Read about the Bauls who are bards, composers, musicians and dancers with a single mission to entertain. Their music with their heart warming lyrics are mostly influenced by beautiful cultural intermixes.
People love to watch them sing and dance expressing their narration of folk tales, and contemporary issues through highly melodic songs at an extraordinarily high-pitched rendition. Although their lyrics speak the language of the village folks, their songs are simple and direct, profusely emotional and universally appealing .
MELTING POT OF CULTURES
Baul’s religious and philosophical standpoints exist largely as an outcome of the mix of the of Hindu and Islam communities, containing some signs of Buddhist influence as well. The philosophy promotes a liberal view, renouncing caste and other social constructs, in an effort to strip oneself of outside influence.
Its prime objective is to reveal the actual person of the heart, or ‘moner manush’ as they say in Bengali. This signifies their heavy physical influence as the object of devotion. Their practice focuses heavily on the four moons or the chaar-chand, representing the four fluids of the body and the nine doors or the naba-dwar representing the nine openings of the body. Another main philosophical theme lies in viewing the body as a miniature of the universe encapsulating all its characteristics within. But overall the ‘person of the heart’ is given prime importance. Their roots are not just deep but ancient and their thoughts a mixture of many religions which culminates into Baul music eventually. Lyrics and songs that are simple, down to earth, easy and clear, create an instant connect with its listeners.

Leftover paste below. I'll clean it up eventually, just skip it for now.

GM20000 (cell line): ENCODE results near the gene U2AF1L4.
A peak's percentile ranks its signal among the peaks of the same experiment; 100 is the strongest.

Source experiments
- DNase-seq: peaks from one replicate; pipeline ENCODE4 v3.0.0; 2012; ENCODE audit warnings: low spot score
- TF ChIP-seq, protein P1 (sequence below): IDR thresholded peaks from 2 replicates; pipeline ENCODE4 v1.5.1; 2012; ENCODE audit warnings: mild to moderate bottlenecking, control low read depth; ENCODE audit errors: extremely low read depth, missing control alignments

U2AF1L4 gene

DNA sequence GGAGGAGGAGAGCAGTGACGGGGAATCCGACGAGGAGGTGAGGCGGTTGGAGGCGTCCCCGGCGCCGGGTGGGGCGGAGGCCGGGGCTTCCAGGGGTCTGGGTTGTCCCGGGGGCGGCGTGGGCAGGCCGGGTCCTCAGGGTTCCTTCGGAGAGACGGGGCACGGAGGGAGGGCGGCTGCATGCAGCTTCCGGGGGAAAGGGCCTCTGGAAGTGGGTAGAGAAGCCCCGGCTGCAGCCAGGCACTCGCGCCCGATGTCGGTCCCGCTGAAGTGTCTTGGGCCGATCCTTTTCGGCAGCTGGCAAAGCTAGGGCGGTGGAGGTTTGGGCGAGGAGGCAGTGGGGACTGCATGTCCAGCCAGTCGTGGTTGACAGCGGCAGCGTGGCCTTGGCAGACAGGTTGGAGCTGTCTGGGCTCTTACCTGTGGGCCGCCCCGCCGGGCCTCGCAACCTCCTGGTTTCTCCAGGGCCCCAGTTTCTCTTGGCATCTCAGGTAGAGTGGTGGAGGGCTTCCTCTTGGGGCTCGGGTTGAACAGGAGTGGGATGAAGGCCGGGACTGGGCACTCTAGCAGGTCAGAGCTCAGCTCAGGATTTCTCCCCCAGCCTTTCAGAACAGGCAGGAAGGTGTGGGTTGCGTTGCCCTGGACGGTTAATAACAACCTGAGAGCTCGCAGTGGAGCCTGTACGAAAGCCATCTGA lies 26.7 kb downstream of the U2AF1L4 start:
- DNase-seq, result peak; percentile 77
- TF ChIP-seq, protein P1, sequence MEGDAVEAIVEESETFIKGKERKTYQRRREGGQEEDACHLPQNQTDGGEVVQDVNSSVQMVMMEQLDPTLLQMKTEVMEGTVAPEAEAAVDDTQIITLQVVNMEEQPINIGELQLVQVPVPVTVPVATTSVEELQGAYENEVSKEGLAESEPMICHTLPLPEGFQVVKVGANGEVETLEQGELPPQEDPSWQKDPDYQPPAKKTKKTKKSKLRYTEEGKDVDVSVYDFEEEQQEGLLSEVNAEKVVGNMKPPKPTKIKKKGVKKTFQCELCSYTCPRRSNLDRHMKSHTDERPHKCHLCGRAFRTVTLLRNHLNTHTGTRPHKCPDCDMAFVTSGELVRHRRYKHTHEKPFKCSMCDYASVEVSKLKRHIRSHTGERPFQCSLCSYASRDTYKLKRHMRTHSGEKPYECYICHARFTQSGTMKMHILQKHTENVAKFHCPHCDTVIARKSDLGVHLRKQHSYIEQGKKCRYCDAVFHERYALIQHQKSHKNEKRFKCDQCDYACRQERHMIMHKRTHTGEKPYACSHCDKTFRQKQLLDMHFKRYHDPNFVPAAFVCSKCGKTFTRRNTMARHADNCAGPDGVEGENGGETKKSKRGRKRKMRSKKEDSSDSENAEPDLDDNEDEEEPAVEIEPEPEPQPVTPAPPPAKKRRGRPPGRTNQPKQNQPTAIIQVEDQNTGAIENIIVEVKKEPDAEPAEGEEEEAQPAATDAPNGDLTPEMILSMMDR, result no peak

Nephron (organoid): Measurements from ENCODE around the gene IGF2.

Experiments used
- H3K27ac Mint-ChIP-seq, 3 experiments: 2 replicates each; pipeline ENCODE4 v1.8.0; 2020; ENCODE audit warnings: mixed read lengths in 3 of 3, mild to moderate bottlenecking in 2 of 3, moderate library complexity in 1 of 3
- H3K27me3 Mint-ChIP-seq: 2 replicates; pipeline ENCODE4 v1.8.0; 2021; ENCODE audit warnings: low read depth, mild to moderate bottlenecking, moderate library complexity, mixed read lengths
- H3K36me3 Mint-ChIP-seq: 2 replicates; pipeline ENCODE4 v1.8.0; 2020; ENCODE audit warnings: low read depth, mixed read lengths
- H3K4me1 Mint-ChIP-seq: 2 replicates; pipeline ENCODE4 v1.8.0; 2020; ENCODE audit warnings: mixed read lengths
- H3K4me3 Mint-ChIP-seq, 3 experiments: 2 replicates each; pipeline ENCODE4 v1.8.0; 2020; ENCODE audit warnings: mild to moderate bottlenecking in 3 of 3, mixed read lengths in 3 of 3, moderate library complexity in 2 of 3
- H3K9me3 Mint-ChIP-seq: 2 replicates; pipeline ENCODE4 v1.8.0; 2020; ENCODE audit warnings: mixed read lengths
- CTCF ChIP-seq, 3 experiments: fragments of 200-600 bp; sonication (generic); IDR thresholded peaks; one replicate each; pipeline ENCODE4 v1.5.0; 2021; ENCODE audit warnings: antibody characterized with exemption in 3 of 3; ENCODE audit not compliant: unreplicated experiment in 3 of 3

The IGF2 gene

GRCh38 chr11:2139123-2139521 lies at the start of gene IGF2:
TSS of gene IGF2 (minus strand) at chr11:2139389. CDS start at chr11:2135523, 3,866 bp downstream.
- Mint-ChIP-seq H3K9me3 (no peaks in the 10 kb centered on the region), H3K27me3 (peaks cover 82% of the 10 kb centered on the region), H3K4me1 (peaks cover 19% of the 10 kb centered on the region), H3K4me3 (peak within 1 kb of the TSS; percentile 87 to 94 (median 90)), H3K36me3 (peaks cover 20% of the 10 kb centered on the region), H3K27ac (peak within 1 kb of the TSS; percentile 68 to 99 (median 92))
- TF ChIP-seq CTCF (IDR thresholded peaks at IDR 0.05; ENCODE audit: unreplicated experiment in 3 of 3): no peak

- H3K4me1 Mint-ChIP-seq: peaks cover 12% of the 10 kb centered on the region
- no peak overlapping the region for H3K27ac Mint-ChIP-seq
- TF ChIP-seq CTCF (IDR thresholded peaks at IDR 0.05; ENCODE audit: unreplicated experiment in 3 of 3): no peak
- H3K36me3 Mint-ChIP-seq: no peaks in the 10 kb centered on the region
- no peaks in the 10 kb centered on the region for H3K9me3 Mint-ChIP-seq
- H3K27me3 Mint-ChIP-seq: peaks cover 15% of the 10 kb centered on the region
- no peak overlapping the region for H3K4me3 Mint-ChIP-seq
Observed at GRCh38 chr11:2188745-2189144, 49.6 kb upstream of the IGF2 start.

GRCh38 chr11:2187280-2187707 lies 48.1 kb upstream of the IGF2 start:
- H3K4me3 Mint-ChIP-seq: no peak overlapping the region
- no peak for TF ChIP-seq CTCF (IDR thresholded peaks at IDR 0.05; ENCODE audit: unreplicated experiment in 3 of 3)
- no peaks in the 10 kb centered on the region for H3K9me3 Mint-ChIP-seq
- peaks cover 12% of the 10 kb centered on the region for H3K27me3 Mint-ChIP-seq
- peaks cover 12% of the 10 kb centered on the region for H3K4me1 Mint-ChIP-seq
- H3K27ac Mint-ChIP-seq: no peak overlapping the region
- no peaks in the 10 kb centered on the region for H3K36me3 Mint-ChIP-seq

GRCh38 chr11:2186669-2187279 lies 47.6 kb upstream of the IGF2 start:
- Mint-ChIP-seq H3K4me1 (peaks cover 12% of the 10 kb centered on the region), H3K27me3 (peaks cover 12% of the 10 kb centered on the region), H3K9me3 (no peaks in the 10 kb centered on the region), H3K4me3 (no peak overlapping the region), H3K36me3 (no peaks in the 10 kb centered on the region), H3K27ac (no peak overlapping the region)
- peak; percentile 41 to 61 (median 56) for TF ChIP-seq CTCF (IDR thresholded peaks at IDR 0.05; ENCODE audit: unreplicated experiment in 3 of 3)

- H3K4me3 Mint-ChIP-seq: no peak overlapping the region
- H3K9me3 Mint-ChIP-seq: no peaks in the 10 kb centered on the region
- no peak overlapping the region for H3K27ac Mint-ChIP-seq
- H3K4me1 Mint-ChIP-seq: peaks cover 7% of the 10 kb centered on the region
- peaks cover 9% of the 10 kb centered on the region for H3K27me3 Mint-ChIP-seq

TOOLS OF MUSIC
Bauls use a typical set of instruments mainly ektara and dotara. The dotara served as the prime accompanying instrument for percussion and melody. It’s a 4-5 string wooden instrument resembling a small mandolin, played by different genres of folk musicians of east India. With its origin around the 16th century, its usage started by Bauls and Fakirs from the plains of Bengal. Today, it is the single most important folk instrument used in genres like jhumur, bhhawaiya, kirtan and baul.